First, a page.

Those tiny flowers peeping through the wooden slats of the gate remind me of ragworts and Anne Stevenson’s beautiful poem…
They won’t let railways alone, those yellow flowers.
They are that remorseless joy of deteliction
darkest banks exhale like vivid breath
as bricks divide to let them root between.
How every falling place concots their smile,
taking what’s left and making a song of it.
Anne Stevenson (b. 1933)
Posted for the Mundane Monday Challenge.
I wonder, awestruck, what it must be like to read Tagore on the banks of a river. That expanse of water, shimmering in the sun and the gentle breeze, bringing in a sense of calm. I wonder, what it must be to read, to muse, to dream away. To know that I have a few complete days to soak it all in-the sun, the peace and the magic of the word. No clocks, no routine, just the dreamworld.
It is huge chunks of time like these that really free up the mind; when the thoughts can wander carefree and the memories tip toe in, unbidden. Every little thought and feeling seems intense, painted in myriad colours.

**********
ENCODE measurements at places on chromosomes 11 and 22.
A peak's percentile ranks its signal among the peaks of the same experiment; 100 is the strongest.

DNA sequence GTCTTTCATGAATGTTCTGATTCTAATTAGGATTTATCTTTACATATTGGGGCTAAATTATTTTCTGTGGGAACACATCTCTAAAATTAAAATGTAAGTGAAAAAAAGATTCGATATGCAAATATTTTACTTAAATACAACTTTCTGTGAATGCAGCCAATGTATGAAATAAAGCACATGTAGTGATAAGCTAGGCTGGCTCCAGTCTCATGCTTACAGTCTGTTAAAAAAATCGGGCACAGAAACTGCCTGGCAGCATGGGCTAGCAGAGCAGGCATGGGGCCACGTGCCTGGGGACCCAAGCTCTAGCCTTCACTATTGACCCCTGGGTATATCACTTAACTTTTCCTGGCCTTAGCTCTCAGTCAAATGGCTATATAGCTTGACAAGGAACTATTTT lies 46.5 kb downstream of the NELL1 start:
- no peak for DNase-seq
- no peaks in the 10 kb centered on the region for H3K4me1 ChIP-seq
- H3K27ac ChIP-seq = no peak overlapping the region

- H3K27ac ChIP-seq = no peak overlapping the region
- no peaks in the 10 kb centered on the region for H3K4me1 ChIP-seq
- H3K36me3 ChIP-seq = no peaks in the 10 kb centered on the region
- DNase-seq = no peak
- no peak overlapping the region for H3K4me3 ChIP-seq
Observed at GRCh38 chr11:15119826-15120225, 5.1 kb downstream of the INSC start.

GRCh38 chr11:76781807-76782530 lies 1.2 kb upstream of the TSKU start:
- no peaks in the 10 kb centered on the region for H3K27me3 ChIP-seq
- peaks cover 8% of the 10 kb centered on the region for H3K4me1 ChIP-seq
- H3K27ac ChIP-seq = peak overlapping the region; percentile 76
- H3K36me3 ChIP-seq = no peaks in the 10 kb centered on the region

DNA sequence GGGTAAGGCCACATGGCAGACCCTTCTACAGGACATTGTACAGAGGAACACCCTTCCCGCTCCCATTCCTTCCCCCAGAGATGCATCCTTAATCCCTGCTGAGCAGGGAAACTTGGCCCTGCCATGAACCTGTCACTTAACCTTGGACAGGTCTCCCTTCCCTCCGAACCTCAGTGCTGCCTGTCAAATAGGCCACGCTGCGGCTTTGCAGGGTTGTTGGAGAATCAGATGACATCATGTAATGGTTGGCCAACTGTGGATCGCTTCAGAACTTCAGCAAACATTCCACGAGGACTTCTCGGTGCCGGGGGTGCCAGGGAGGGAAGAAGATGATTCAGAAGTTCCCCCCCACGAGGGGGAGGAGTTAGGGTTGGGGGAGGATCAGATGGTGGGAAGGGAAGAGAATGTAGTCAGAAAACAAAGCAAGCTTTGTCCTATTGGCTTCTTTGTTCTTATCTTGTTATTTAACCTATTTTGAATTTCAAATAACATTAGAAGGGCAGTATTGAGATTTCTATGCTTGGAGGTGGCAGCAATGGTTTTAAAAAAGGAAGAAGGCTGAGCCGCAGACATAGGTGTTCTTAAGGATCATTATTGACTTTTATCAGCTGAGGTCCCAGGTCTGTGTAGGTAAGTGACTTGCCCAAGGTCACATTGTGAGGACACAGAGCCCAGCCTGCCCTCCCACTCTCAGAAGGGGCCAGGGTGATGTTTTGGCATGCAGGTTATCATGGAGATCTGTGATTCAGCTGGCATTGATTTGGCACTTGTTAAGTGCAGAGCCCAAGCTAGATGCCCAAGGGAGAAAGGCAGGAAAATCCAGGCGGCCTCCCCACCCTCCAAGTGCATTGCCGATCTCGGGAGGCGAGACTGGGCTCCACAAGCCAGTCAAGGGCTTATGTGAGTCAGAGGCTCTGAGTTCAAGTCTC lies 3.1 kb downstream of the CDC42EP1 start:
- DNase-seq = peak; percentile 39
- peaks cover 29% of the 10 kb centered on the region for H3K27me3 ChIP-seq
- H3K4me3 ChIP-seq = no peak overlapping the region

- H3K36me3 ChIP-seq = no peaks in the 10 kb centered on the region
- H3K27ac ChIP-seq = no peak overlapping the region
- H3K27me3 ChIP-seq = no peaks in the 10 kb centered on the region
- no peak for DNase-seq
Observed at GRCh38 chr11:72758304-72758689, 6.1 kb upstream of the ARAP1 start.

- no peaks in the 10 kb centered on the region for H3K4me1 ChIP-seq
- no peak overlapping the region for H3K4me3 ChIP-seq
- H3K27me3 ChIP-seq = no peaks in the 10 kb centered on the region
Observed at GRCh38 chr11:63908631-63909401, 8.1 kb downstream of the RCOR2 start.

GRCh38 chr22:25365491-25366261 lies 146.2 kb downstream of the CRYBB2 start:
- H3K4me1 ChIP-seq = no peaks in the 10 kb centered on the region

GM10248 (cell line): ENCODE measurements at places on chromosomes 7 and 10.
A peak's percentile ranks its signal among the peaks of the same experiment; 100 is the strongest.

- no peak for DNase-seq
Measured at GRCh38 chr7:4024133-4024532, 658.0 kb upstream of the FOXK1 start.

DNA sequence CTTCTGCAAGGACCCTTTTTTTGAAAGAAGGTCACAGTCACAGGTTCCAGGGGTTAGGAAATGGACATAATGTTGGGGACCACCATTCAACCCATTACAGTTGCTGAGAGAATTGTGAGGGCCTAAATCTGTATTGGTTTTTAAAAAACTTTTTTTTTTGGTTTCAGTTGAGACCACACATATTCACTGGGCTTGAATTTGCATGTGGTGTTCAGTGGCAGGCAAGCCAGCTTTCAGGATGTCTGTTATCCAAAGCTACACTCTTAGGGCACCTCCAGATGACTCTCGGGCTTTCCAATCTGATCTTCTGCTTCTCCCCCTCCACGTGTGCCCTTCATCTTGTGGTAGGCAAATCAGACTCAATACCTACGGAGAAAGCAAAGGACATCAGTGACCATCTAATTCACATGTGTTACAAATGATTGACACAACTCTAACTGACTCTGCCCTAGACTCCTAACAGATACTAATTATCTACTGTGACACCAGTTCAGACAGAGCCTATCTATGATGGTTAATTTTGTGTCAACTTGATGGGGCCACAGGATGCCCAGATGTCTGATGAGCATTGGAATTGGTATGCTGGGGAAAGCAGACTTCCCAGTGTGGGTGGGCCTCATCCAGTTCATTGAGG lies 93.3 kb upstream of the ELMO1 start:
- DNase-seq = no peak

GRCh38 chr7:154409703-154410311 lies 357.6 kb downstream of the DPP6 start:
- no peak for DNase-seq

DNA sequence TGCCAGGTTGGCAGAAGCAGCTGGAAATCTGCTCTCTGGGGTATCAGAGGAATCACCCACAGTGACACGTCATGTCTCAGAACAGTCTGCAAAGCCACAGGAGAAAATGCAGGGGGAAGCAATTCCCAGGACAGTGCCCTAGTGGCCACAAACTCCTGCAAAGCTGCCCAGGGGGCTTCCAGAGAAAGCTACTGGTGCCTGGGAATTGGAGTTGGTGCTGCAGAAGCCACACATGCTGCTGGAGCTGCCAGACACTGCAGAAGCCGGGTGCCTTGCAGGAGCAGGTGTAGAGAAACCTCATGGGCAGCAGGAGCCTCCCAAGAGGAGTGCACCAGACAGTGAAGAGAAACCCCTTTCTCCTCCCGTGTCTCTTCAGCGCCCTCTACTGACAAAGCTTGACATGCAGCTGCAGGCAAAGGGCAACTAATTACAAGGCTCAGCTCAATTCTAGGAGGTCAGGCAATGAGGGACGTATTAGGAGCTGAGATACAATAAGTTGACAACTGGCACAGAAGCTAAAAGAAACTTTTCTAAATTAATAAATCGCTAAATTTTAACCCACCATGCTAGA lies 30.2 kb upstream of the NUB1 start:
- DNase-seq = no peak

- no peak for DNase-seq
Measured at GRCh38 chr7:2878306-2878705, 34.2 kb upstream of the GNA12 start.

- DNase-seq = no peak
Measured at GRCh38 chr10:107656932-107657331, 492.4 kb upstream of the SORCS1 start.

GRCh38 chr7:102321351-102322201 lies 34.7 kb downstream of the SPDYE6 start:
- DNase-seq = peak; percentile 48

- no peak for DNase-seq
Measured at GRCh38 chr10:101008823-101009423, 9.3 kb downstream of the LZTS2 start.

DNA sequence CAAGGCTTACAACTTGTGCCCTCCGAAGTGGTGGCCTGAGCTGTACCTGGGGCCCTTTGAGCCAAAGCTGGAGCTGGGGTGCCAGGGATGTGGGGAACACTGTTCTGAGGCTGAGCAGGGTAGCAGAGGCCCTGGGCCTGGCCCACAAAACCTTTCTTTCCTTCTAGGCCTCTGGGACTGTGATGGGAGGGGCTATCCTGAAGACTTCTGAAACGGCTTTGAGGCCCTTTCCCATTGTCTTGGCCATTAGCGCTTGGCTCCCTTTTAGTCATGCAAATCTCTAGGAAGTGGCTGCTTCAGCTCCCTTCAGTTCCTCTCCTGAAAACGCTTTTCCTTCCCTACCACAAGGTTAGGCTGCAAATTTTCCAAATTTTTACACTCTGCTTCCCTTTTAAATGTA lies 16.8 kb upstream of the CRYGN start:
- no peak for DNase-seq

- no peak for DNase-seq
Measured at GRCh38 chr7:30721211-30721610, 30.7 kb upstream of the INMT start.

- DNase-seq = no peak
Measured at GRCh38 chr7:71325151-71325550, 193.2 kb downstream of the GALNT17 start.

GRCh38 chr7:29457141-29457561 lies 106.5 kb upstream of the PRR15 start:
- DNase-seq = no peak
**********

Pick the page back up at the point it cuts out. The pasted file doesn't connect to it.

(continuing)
These moments, frozen in time, are the ones that help me find myself. Every movement is deliberate, born out of choice. The book is a weight in the hands, the rustle of the pages like music to the ears. I notice the ink stains and the hastily scribbled notes in the margins, a bookworm’s version of a link in the text.
What would it be like to read him, rolling the words about in my mind, wondering what those words would be in Bangla, longing to hear them being said aloud. Would the words find an echo in the lapping of the water? Would the weeds sway to the unheard tune of the flute? Would the dying rays of the sun illuminate the water? Skirting the waves and painting them a reddish orange? Would the sunset bring peace and closure along with the whispers of the next morning’s promise?
Where time seems to stand still, is where the mind finds itself.